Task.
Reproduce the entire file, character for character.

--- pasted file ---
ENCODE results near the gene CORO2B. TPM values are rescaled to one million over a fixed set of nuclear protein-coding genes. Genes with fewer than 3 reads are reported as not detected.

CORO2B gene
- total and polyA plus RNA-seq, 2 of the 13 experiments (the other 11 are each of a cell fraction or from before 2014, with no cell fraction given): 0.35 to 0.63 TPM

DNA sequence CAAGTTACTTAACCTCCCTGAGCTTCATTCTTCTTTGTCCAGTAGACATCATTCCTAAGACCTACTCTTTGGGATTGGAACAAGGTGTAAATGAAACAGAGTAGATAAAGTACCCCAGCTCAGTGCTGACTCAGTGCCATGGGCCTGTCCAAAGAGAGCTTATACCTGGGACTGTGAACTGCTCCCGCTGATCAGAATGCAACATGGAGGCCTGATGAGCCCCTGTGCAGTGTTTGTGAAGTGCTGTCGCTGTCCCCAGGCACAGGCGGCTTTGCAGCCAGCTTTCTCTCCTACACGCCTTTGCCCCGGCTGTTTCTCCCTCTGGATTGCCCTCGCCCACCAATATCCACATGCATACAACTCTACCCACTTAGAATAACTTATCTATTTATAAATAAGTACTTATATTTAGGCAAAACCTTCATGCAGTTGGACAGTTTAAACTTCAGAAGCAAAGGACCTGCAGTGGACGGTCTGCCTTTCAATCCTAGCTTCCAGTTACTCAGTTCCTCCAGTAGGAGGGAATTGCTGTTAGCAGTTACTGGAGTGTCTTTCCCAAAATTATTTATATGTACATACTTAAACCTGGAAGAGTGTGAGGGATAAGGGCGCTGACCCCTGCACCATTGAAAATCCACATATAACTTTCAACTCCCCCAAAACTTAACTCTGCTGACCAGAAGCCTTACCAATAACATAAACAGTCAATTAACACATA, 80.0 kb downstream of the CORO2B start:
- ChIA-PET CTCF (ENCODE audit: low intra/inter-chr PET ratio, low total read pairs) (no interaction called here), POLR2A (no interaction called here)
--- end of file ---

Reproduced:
ENCODE results near the gene CORO2B. TPM values are rescaled to one million over a fixed set of nuclear protein-coding genes. Genes with fewer than 3 reads are reported as not detected.

CORO2B gene
- total and polyA plus RNA-seq, 2 of the 13 experiments (the other 11 are each of a cell fraction or from before 2014, with no cell fraction given): 0.35 to 0.63 TPM

DNA sequence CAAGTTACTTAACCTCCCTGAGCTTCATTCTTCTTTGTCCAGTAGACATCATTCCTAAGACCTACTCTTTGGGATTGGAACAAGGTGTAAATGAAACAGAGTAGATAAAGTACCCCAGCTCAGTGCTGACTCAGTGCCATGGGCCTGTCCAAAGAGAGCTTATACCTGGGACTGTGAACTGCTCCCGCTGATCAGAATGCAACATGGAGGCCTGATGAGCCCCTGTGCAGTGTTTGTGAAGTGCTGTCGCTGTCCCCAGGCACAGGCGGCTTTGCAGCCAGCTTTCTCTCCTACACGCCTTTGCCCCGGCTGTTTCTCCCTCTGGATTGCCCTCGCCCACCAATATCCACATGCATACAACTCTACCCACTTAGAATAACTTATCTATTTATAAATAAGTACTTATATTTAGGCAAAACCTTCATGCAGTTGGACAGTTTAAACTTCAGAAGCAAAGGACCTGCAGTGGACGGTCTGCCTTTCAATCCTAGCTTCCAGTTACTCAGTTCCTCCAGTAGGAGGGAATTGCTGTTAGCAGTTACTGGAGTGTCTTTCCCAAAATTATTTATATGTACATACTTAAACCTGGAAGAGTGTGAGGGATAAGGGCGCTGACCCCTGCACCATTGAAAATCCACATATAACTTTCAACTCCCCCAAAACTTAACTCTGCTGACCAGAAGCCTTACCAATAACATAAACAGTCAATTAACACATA, 80.0 kb downstream of the CORO2B start:
- ChIA-PET CTCF (ENCODE audit: low intra/inter-chr PET ratio, low total read pairs) (no interaction called here), POLR2A (no interaction called here)